The Institute of Medicine was established in 1970 by the National Academy of Sciences to secure the services of eminent members of appropriate professions in the examination of policy matters pertaining to the health of the public. The Institute acts under the responsibility given to the National Academy of Sciences by its congressional charter to be an adviser to the federal government and, upon its own initiative, to identify issues of medical care, research, and education. Dr. Kenneth I. Shine is president of the Institute of Medicine.

The National Research Council was organized by the National Academy of Sciences in 1916 to associate the broad community of science and technology with the Academy’s purposes of furthering knowledge and advising the federal government. Functioning in accordance with general policies determined by the Academy, the Council has become the principal operating agency of both the National Academy of Sciences and the National Academy of Engineering in providing services to the government, the public, and the scientific and engineering communities. The Council is administered jointly by both Academies and the Institute of Medicine. Dr. Bruce M. Alberts and Dr. Wm. A. Wulf are chairman and vice chairman, respectively, of the National Research Council.

Suggested Citation:"Front Matter." Institute of Medicine. 2002. Biological Threats and Terrorism: Assessing the Science and Response Capabilities: Workshop Summary. Washington, DC: The National Academies Press. doi: 10.17226/10290.
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FORUM ON EMERGING INFECTIONS

ADEL MAHMOUD (Chair), President,

Merck Vaccines, Whitehouse Station, New Jersey

STANLEY LEMON (Vice-Chair), Dean,

School of Medicine, The University of Texas Medical Branch, Galveston, Texas

STEVEN BRICKNER, Research Advisor,

Pfizer Global Research and Development, Pfizer Inc., Groton, Connecticut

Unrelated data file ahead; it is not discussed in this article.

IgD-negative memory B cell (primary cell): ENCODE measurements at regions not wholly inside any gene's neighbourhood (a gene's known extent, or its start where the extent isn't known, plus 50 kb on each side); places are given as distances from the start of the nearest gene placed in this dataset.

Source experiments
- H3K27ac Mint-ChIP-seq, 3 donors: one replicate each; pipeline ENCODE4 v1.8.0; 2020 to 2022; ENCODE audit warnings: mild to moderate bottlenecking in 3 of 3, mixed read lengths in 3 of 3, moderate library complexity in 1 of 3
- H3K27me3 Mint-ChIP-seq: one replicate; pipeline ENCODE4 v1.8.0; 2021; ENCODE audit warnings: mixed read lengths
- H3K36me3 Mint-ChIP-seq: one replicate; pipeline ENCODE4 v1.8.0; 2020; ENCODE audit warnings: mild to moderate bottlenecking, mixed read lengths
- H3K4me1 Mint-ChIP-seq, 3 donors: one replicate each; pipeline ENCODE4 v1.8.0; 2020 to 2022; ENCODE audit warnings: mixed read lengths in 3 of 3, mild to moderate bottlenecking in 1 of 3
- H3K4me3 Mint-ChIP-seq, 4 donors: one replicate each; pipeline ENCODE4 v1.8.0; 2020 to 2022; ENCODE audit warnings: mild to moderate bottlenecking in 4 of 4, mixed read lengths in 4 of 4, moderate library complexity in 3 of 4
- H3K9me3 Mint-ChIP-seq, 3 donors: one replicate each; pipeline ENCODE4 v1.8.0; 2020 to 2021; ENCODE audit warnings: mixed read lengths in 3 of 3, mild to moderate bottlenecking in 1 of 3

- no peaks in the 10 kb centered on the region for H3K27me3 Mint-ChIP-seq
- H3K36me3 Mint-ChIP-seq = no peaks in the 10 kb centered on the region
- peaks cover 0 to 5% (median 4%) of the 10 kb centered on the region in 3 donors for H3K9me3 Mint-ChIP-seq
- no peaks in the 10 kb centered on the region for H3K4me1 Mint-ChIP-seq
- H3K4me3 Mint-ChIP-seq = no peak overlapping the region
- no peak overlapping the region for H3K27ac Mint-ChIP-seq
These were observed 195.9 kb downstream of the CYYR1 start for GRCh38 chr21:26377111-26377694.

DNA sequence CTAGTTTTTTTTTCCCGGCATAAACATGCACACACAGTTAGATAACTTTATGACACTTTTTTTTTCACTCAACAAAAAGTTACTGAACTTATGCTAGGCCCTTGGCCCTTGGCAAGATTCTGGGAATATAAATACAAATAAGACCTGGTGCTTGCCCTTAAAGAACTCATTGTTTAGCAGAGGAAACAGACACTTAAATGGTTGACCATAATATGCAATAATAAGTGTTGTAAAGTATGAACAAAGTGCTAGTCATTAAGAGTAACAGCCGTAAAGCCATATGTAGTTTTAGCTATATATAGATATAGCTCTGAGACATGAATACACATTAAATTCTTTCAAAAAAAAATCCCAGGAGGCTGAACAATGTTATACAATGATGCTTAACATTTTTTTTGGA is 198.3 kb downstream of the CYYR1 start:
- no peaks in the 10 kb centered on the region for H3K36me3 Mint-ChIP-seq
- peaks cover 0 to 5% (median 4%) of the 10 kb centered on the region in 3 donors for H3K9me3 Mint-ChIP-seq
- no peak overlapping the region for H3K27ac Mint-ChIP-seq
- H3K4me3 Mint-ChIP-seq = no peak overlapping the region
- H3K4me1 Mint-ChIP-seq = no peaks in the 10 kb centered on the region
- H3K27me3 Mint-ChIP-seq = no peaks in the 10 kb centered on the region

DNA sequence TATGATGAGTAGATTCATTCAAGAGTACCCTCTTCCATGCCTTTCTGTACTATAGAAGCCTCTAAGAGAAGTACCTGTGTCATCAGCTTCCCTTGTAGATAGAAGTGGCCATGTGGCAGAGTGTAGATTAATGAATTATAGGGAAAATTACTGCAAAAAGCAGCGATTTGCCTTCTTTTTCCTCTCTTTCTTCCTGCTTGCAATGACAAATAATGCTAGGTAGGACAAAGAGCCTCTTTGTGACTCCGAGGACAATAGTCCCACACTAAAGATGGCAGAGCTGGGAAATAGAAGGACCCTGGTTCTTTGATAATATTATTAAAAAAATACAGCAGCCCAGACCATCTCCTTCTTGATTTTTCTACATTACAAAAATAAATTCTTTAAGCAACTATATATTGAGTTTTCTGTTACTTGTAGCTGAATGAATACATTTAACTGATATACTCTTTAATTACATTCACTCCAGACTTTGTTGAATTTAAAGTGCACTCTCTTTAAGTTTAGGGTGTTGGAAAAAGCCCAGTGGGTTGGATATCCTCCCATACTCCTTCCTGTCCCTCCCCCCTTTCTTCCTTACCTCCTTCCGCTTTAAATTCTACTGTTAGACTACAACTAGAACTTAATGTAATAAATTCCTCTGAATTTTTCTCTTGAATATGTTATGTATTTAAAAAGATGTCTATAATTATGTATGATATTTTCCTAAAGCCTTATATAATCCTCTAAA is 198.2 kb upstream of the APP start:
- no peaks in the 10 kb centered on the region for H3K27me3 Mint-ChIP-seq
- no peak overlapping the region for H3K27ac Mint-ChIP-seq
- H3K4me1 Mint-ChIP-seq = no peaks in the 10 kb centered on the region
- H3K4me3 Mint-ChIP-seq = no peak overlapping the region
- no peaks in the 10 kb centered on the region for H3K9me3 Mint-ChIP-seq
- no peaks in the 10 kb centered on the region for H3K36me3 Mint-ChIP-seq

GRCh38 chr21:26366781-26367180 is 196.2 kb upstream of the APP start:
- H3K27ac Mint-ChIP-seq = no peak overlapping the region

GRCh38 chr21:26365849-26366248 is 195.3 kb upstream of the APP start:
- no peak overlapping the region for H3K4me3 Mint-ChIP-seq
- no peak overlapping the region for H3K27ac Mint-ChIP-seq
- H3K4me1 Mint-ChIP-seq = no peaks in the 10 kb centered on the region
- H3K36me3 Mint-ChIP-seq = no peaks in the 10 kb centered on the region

GAIL CASSELL, Vice President,

Infectious Diseases, Eli Lilly & Company, Indianapolis, Indiana

GORDON DEFRIESE, Professor of Social Medicine,

University of North Carolina, Chapel Hill, North Carolina

CEDRIC DUMONT, Medical Director,

Department of State and the Foreign Service, Washington, DC

JESSE GOODMAN, Deputy Director,

Center for Biologics Evaluation and Research, Food and Drug Administration, Rockville, Maryland

RENU GUPTA, Vice President and Head,

U.S. Clinical Research and Development, and

Head,

Global Cardiovascular, Metabolic, Endocrine, and G.I. Disorders, Novartis Corporation, East Hanover, New Jersey

MARGARET HAMBURG, Vice President for Biological Programs,

Nuclear Threat Initiative, Washington, DC

CAROLE HEILMAN, Director,

Division of Microbiology and Infectious Diseases, National Institute of Allergy and Infectious Diseases, National Institutes of Health, Bethesda, Maryland

DAVID HEYMANN, Executive Director,

Communicable Diseases, World Health Organization, Geneva, Switzerland

JAMES HUGHES, Assistant Surgeon General and Director,

National Center for Infectious Diseases, Centers for Disease Control and Prevention, Atlanta, Georgia

SAMUEL KATZ, Wilburt C. Davison Professor and Chairman Emeritus,

Duke University Medical Center, Durham, North Carolina

PATRICK KELLEY, Colonel, Director,

Department of Defense Global Emerging Infections System, Walter Reed Army Institute of Research, Silver Spring, Maryland

MARCELLE LAYTON, Assistant Commissioner,

Bureau of Communicable Diseases, New York City Department of Health, New York, New York

JOSHUA LEDERBERG,

Raymond and Beverly Sackler Foundation Scholar, The Rockefeller University, New York, New York

CARLOS LOPEZ, Research Fellow,

Research Acquisitions, Eli Lilly Research Laboratories, Indianapolis, Indiana

LYNN MARKS, Global Head of Infectious Diseases,

GlaxoSmithKline, Collegeville, Pennsylvania

STEPHEN MORSE, Director,

Center for Public Health Preparedness, Columbia University, New York, New York

MICHAEL OSTERHOLM, Director,

Center for Infectious Disease Research and Policy and Professor, School of Public Health, University of Minnesota, Minneapolis, Minnesota

Suggested Citation:"Front Matter." Institute of Medicine. 2002. Biological Threats and Terrorism: Assessing the Science and Response Capabilities: Workshop Summary. Washington, DC: The National Academies Press. doi: 10.17226/10290.
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GARY ROSELLE, Program Director for Infectious Diseases,

VA Central Office, Veterans Health Administration, Department of Veterans Affairs, Washington, DC

DAVID SHLAES, Vice President,

Infectious Disease Research, Wyeth, Pearl River, New York

JANET SHOEMAKER, Director,

Office of Public Affairs, American Society for Microbiology, Washington, DC

P. FREDRICK SPARLING, J. Herbert Bate Professor Emeritus of Medicine,

Microbiology, and Immunology, University of North Carolina, Chapel Hill, North Carolina

I. KAYE WACHSMUTH, Deputy Administrator,

Office of Public Health and Science, United States Department of Agriculture, Washington, DC

C. DOUGLAS WEBB, Senior Medical Director,

Bristol-Myers Squibb Company, Princeton, New Jersey

MICHAEL ZEILINGER, Infectious Disease Team Leader,